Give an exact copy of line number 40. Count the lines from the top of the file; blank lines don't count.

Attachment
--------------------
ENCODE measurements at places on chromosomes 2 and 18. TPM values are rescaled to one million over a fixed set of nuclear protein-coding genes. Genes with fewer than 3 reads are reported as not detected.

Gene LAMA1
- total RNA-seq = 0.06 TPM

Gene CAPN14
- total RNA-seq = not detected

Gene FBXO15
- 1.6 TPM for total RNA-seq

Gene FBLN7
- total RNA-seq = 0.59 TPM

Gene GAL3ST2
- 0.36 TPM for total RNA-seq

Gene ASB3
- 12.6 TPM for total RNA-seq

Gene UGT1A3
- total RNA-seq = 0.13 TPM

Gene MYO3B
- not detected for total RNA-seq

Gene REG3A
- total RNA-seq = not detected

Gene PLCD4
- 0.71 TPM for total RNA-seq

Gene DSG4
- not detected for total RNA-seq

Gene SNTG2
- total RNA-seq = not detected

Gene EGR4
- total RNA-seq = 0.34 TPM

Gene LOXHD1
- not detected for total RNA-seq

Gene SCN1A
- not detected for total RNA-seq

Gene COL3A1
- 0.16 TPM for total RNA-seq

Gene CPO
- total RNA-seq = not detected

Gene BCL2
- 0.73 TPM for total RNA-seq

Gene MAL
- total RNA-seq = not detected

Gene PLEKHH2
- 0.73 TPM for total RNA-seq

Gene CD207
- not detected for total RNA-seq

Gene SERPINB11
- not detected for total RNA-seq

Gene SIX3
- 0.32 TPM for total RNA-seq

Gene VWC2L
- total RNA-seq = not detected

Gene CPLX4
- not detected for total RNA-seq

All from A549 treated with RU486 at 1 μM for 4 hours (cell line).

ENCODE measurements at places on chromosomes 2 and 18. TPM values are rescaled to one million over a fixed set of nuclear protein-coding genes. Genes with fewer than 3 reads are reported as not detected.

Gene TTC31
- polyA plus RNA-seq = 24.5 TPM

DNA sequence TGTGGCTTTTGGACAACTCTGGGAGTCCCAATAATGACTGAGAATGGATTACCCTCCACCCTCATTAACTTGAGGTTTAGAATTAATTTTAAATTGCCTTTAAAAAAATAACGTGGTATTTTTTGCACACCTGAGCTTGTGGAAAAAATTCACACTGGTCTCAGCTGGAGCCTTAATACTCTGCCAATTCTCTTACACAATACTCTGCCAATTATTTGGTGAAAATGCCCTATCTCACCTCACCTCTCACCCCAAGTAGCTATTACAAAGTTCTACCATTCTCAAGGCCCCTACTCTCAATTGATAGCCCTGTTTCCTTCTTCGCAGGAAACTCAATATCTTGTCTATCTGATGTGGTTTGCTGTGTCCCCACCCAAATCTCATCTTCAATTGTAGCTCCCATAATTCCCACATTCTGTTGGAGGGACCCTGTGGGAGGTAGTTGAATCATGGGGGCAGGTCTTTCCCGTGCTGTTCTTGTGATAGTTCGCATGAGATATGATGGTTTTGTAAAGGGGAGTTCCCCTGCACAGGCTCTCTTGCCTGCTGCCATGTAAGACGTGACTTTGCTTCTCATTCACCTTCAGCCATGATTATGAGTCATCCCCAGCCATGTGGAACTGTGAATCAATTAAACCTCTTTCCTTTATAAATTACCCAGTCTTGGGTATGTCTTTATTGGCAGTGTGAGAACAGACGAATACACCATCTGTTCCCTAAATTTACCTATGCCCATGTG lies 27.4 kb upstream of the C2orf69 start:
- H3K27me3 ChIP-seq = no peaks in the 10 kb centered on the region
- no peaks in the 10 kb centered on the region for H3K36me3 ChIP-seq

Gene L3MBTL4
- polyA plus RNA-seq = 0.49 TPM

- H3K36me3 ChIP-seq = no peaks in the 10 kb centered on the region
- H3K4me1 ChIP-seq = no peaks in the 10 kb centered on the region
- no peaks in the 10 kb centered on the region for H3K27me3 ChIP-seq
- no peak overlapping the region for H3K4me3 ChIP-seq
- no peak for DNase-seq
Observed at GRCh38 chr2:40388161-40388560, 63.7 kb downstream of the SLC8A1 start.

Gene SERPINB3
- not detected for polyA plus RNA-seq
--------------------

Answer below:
Gene PLEKHH2